Surviving the holidays as a parent. The holiday season is always busy, it’s easy to get caught up in all the busy-ness. After all the shopping, menu planning, gift planning and schedule making, I’m already exhausted and I imagine you are too. Take a deep breath – you got this!
As parents, we often want to create magic holiday memories like those we see on a 30 second television commercial. The problem is, my children are much younger, not returning from college and if I smelled coffee brewing before my husband and I awoke, that would be a major red flag at our house.
So how do parents of young children survive the holidays? All the organizational gurus chant “Simplify! Organize! Schedule!” But how do we realistically provide a memorable holiday season for our family, especially when our little ones don’t grant us enough time to complete a ‘to-do’ list without interruption?
One thing I’ve learned along the way is to pay attention to what my children remember. About this time of year, I ask my kids what they remember most from last year and what they would like to do this year as a family. This clues me in to what they remember, as well as what is significant to each of them, since they have unique personalities. I use this information to build my “must complete” holiday list, a few family activities along with the mandatory tasks of gift purchases, wrapping and travel preparations.
For one of my sons, it’s baking cookies while another prefers to hand make ornaments. While it would be easy for my personality to go all “Martha Stewart” with the fanciest recipes and most intricate ornaments, I have to keep in mind activities they will enjoy and that will not easily frustrate them. I’ve discovered, mostly by trial and error, that to my children, it’s about the time spent together, rather than the end product.
As a mom, I have to think about what I can “let go” of to create a happier and less stressful experience. Almost daily during the holiday season I’m forced to remind myself to adjust my expectations to accommodate my children’s abilities.
A two year old will make a mess while “stirring” (read: “tossing”) the flour into the cookie dough, so we invest in the pre-made sugar cookies that they can count out and place on a cookie sheet and save the mixing for another year.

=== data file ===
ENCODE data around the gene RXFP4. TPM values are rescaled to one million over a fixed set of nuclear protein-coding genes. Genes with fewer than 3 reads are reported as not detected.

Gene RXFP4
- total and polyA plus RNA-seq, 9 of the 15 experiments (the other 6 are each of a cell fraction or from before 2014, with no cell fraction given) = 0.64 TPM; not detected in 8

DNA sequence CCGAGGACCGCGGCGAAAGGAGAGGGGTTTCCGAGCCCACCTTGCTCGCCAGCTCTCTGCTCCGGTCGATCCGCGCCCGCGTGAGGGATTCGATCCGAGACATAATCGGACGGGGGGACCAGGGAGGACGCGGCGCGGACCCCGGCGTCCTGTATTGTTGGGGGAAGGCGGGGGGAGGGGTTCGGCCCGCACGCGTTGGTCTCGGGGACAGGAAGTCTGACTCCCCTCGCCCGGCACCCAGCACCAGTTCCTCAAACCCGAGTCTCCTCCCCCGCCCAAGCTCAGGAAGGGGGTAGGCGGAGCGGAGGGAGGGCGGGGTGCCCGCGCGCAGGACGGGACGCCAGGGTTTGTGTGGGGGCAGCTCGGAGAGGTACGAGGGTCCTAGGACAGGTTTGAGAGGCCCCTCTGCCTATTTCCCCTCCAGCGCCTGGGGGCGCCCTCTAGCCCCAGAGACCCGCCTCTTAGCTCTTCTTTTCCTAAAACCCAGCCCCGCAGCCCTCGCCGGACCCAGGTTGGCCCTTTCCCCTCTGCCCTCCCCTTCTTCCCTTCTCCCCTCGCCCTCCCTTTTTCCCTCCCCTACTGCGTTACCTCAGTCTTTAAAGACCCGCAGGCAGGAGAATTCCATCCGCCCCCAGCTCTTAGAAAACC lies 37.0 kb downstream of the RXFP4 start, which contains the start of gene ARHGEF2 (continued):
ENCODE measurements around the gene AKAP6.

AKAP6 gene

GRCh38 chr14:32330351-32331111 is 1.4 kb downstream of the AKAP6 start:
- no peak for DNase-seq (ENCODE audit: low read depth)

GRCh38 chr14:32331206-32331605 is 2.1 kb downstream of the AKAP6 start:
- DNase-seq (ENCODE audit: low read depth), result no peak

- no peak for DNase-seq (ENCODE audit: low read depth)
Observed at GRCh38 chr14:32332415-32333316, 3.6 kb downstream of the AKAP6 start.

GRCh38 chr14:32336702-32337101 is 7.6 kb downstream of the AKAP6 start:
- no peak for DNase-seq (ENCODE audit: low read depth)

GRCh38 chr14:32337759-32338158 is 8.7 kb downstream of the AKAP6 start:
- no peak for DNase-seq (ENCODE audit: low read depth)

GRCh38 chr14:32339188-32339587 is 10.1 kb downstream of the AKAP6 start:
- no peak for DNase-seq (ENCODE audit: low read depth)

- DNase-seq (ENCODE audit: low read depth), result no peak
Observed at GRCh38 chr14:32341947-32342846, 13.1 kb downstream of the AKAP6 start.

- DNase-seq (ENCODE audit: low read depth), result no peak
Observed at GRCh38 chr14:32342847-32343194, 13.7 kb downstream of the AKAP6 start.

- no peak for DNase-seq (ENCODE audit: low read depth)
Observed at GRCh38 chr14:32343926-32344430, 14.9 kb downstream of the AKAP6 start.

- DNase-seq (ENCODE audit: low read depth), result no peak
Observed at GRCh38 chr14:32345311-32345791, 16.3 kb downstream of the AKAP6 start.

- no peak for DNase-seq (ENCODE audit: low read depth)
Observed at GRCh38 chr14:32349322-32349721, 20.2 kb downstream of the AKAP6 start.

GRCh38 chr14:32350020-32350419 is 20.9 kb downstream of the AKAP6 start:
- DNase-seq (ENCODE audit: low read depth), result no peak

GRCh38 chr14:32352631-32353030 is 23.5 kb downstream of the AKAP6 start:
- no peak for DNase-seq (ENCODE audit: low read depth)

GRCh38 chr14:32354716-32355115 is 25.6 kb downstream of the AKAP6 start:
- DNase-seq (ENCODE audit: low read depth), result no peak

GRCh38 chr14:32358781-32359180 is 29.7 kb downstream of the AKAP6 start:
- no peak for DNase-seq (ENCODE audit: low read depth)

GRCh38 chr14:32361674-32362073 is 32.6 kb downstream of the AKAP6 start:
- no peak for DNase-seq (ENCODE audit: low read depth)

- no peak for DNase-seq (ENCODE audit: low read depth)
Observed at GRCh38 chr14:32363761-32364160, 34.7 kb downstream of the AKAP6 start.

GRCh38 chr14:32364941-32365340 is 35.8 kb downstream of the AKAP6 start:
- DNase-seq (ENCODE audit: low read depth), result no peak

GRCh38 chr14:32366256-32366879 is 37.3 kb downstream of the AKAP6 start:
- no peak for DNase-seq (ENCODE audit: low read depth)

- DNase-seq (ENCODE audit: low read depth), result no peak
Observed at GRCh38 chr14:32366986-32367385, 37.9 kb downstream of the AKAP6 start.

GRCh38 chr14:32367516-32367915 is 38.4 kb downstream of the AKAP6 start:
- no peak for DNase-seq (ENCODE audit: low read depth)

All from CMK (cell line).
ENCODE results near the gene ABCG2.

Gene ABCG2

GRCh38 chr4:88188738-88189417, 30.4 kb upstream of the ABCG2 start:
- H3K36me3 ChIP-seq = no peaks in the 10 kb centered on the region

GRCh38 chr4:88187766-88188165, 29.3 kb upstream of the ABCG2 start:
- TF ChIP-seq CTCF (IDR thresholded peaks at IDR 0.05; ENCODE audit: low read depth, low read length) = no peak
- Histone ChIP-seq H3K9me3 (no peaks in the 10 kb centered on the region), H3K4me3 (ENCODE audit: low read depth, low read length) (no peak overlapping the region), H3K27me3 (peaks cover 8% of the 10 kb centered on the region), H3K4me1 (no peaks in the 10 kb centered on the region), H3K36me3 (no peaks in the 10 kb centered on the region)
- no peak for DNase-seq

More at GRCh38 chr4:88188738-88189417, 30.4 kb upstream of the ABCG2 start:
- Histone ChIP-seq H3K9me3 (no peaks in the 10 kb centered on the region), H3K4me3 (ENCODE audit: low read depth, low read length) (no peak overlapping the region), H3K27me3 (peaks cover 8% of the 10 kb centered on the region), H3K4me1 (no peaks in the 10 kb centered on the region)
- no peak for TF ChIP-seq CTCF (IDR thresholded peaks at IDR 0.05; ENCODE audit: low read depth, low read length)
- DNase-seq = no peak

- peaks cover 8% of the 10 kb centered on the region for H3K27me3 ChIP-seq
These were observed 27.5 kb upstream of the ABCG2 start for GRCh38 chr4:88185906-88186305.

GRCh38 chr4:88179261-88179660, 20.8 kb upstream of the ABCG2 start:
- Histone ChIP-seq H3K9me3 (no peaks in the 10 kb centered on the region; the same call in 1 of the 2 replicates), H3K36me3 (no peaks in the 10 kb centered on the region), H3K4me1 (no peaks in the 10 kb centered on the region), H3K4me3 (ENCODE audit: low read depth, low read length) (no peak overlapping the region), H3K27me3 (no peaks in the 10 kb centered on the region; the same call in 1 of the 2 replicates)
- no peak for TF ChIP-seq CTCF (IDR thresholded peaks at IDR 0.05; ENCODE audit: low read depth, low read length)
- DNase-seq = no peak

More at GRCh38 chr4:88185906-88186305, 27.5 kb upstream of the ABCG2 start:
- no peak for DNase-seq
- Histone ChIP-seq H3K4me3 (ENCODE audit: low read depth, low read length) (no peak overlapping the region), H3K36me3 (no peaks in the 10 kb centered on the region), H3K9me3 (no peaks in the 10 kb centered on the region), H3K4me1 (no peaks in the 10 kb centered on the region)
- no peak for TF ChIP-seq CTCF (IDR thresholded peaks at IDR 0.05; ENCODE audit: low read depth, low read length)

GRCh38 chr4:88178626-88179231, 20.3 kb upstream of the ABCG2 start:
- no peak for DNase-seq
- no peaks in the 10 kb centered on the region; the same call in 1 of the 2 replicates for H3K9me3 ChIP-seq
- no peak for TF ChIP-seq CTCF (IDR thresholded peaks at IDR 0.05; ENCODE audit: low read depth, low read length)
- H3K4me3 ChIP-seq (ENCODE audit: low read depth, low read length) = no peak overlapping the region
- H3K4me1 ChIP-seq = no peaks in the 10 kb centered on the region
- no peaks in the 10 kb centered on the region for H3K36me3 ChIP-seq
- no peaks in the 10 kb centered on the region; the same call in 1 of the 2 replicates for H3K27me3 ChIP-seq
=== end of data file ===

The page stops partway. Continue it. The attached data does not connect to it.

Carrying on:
My four-year-old can color (mostly) inside the lines of a pre-printed wooden ornament with a set of washable markers without ruining her favorite outfit. I’ll save the glue and paint for the school years, while saving myself precious time that’d be spent cleaning otherwise.
Most years, my Christmas tree is bare from the floor to about 4 feet high. With four children, there are four separate opinions on how each ornament should be hung (and rehung), sometimes numerous times a day. Most evenings, there’s a large pile of ornaments underneath the tree. I consciously choose to be okay with that. I tell myself someday I’ll have a color coordinated that looks like it’s decorated by the Hallmark elves, but I know in my heart the tree I’ll stare at for hours will be one filled with homemade ornaments from years gone by made of paper, craft sticks and yarn.
My big goals for surviving this holiday season are relatively simple:
#1. Do one special family activity for each child. I’m trying to make them about 30 minutes each because that’s about all the attention span I can honestly expect from my children, given their ages. That may mean we only bake a half batch of cookies, or break up a bigger activity into smaller projects. To keep it stress free, we might do two activities one weekend and none the next if we are busy, as long as each one gets done before the end of the year.
#2. Spend at least 30 minutes one night each week in front of the fire after kid bedtime, with or without my husband. Maybe I’ll have a cup of tea, read a good book, paint my toenails or just stare at the fire. Maybe a candlelight bath is your thing, or some time with your favorite holiday album is what works for you. What you do doesn’t really matter, what is important is taking care of yourself.
I think we should use the advice we hear from airline attendants.
Put your oxygen mask on first, then you’ll be able to for the child. If my family is to survive the holidays, I have to take care of myself first. To take care of myself, I have to have a few moments every few days to think my own thoughts, whatever they may be. Any mom of little children understands what a luxury thinking your own thoughts can be. When I have that quiet time, I find it much easier to find grace for the exceptionally difficult days, which always seem to arrive about 24 hours before your in-laws do.
How are you preparing for the holidays? What tips and tricks have you learned that make the holidays more memorable? How do you take care of yourself during this stressful season?